It's not such a rare event that a company switches its stock listing from one stock exchange to another, but when a company the size of PepsiCo (NASDAQ:PEP) decides to abandon its nearly 100 year listing for one on a rival exchange, it is something of a big deal.

While the exchanges poach each others' members all the time, Pepsi is the largest company ever to make a switch, with a market capitalization of nearly $170 billion. That just barely ekes out the value of Oracle (NYSE: ORCL) when it made the reverse switch from the Nasdaq to the NYSE in 2013.

The food and beverage giant says the reason behind it's jumping from the New York Stock Exchange to the Nasdaq exchange on Dec. 20 is that it will provide the company "with greater cost-effectiveness and access to Nasdaq's unique portfolio of tools and services to connect with our investors more efficiently."

Nasdaq facade welcoming Pepsico

Image source: Nasdaq.

Big fees for listing on the Big Board

Cost is one of the most cited reasons when companies leave the NYSE. It has a range of per-share fees that max out at $500,000 a year, while the Nasdaq exchange will be switching to a single, all-inclusive fee starting Jan. 1. While the fees are also based on the number of shares outstanding, they range from $45,000 for the smallest companies to $155,000 for the largest,  a pretty big savings even for a company like Pepsi, with over $63 billion in annual sales.

Even so, many companies still see the prestige, visibility, and liquidity the NYSE offers as worth the cost. For example, mobile security software and handset maker BlackBerry (NYSE:BB) jumped from the Nasdaq to the NYSE in October. It has a $5.8 billion market cap and some 530 million shares outstanding, compared with Pepsi's market valuation of $172.7 billion and almost 1.5 billion shares outstanding.

Yet despite the NYSE's image as hosting the bluest of the blue-chip stocks, in recent years the hue has faded markedly. The five biggest corporations in the U.S. are now Nasdaq-listed companies: Apple, Alphabet, Microsoft,, and Facebook. Not till Berkshire Hathaway in sixth place do we get an NYSE-listed stock.

New York Stock Exchange facade

Image source: Getty Images.

The human touch

Although there are probably more similarities between the exchanges these days than differences, the contrast between them hinges on how orders are received and placed. The NYSE remains an auction market, almost as when the first trades were made under the buttonwood tree. It still relies on human floor traders and brokers to physically trade shares by comparing bid prices and ask prices, while the Nasdaq is a dealer's market, where brokers must either call the dealer or use the online execution system to enter a trade.

Computers, though, reign supreme on both bourses, and some critics question the value of what they view as the NYSE's antiquated system that they contend is more for show than anything else. Others see the mix of people and computers as the right balance. And there is something to be said of the pomp and drama of ringing the opening bell to mark the start of the trading day on the NYSE.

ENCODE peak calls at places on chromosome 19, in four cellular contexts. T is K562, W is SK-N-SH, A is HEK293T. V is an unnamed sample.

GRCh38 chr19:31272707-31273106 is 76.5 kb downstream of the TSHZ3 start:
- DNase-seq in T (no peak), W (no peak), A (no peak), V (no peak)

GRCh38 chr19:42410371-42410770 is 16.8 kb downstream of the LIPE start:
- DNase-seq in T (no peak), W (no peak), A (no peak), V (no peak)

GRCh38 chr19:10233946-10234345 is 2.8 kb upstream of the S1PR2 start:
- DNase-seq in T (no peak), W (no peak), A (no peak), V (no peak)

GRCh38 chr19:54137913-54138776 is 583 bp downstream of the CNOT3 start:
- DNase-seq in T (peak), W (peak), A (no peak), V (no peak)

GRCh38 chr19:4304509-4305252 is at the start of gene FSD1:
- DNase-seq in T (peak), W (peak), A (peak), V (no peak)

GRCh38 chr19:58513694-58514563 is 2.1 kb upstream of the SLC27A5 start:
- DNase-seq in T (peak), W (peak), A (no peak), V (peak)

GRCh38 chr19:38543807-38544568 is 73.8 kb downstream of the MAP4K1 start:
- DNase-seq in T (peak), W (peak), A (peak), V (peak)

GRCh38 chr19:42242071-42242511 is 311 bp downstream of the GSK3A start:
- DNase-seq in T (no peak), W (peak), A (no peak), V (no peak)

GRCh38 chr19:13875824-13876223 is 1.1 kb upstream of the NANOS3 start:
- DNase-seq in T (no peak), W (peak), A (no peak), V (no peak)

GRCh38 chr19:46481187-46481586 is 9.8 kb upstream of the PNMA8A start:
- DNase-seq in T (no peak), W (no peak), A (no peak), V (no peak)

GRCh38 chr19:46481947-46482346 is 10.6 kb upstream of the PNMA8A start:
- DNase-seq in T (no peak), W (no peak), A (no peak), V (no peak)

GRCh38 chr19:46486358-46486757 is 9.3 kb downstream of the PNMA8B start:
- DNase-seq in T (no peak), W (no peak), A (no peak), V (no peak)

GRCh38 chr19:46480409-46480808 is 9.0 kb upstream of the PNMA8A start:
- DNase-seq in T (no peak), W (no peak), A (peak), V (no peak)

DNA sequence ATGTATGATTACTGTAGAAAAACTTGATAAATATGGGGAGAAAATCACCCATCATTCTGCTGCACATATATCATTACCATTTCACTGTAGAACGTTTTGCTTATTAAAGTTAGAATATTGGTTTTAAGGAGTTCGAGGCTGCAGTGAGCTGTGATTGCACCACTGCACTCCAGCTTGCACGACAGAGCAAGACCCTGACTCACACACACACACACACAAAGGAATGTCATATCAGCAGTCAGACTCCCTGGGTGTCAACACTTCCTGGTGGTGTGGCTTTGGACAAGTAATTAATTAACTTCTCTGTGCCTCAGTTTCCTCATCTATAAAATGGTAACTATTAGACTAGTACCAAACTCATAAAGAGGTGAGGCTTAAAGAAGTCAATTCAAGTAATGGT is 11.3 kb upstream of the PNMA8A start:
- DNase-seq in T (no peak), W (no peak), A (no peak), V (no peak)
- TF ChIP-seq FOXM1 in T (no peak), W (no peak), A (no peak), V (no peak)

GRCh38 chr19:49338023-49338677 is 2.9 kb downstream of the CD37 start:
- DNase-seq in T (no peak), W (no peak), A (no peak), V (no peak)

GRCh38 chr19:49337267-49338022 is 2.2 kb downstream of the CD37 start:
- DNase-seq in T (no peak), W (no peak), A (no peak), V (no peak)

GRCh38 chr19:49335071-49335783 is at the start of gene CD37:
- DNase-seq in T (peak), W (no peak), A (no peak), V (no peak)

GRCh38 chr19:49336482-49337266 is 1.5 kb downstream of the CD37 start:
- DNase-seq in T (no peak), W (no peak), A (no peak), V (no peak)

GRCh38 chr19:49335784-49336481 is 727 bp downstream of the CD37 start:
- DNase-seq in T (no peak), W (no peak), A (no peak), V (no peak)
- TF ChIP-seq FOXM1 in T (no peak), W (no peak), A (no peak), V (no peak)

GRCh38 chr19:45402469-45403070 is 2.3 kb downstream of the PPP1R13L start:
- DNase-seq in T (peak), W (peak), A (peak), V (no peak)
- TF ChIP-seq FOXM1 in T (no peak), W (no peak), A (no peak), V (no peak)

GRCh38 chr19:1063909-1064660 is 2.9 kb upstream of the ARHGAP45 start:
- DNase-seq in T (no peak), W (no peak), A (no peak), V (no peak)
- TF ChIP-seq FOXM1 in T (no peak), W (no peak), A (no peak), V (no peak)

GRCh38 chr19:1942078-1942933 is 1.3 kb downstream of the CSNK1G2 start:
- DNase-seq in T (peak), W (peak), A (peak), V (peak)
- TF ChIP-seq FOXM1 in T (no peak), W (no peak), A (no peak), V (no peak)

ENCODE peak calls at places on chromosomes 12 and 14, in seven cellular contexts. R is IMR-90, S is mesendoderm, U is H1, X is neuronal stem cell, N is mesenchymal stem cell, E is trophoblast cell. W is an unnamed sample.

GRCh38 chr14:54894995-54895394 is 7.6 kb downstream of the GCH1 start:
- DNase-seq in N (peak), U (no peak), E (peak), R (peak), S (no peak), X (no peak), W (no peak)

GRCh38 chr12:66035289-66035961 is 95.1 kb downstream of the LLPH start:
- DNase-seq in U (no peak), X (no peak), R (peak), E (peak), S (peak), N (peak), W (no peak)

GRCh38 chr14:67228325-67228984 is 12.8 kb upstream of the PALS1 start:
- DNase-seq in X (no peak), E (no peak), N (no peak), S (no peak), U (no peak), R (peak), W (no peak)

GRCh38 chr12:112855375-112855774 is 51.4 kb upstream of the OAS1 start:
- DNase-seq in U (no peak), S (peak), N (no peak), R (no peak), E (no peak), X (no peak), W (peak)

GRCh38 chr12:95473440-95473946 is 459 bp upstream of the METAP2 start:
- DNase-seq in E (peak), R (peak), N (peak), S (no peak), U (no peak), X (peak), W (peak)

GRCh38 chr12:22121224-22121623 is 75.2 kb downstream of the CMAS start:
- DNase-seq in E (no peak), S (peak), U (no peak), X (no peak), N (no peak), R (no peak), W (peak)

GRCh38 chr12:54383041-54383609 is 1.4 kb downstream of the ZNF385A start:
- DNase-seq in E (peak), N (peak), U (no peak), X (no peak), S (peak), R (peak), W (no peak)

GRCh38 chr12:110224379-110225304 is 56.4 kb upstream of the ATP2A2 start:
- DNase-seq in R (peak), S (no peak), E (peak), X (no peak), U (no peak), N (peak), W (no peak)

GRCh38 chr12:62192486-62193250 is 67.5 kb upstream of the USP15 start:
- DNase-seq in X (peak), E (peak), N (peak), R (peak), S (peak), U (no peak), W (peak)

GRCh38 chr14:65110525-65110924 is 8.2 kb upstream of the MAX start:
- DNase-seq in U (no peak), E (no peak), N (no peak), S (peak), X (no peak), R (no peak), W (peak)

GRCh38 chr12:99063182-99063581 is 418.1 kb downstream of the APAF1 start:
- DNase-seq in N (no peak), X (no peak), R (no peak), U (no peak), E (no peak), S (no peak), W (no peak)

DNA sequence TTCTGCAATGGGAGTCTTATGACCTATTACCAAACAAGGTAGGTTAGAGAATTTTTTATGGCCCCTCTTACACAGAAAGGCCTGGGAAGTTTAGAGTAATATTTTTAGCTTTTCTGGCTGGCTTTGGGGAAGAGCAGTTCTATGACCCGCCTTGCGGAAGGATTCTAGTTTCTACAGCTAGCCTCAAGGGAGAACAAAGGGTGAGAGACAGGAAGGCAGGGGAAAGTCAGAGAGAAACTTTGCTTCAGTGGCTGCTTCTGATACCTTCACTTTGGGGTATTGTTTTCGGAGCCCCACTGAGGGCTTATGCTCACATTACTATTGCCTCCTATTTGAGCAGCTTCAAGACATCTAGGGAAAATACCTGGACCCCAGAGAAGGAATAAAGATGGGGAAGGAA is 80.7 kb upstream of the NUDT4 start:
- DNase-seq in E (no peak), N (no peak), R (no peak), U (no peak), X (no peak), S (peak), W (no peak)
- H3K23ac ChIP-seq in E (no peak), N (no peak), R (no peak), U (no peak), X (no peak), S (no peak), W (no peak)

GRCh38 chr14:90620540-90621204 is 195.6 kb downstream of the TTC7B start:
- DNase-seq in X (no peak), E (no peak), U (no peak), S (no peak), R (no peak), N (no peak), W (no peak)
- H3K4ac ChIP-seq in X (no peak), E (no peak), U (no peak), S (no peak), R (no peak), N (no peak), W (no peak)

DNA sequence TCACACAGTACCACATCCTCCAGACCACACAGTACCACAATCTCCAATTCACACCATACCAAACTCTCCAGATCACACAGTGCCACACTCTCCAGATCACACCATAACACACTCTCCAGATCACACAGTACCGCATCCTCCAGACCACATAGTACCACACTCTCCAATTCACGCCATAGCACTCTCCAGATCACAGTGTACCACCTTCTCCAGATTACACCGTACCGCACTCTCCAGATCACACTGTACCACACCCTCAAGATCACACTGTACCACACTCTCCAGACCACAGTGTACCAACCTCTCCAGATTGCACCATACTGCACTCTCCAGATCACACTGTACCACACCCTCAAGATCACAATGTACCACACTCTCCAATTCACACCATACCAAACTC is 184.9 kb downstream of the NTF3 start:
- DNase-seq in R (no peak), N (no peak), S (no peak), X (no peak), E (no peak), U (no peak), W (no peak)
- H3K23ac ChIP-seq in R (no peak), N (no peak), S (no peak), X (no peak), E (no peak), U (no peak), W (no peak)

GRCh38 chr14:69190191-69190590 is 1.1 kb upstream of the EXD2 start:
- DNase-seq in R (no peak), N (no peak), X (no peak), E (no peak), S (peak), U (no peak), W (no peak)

Bragging rights

Still, both exchanges have regularly sought to poach each other's listings, and each views it as a public-relations coup when a big name is snagged, such as when former Dow Jones Industrial Average component Kraft split the company into Kraft Foods and Mondelez and listed both on the Nasdaq. That was the first time a Dow component had left the NYSE.

Yet even the DJIA itself is no longer exclusively NYSE-only stocks: Cisco Systems, Intel, and Microsoft are now all included, as it became apparent technology is an integral part of the economy.

For its part, the NYSE viewed it as a win when digital companies such as Pandora Media and LinkedIn chose to IPO on its exchange, particularly as many companies, especially tech-related, often choose to go public on the Nasdaq.

Charles Schwab (NYSE:SCHW) is the only company to have switched from the NYSE to the Nasdaq and then switched back to the NYSE.

Two women drinking glasses of soda

Image source: Getty Images.

Sit tight

So what does the switch by Pepsi mean for investors? Ultimately -- and fortunately -- not much. The brokerage companies handle the transaction seamlessly, and the number of shares an investor owns will not change. Not even the ticker symbol is going to change, as Pepsi will keep the PEP ticker on the Nasdaq.

Pepsi will be able to save some money, possibly several hundred thousand dollars' worth, and it says the change will enable it to better connect with shareholders. That may be the biggest and arguably the best change investors see.

John Mackey, CEO of Whole Foods Market, an Amazon subsidiary, is a member of The Motley Fool's board of directors. Suzanne Frey, an executive at Alphabet, is a member of The Motley Fool's board of directors. Teresa Kersten, an employee of LinkedIn, a Microsoft subsidiary, is a member of The Motley Fool's board of directors. Rich Duprey has no position in any of the stocks mentioned. The Motley Fool owns shares of and recommends Alphabet (A shares), Alphabet (C shares), Amazon, Apple, Berkshire Hathaway (B shares), Facebook, and Pandora Media. The Motley Fool has the following options: long January 2020 $150 calls on Apple and short January 2020 $155 calls on Apple. The Motley Fool recommends Cisco Systems and Intel. The Motley Fool owns shares of Oracle. The Motley Fool has a disclosure policy.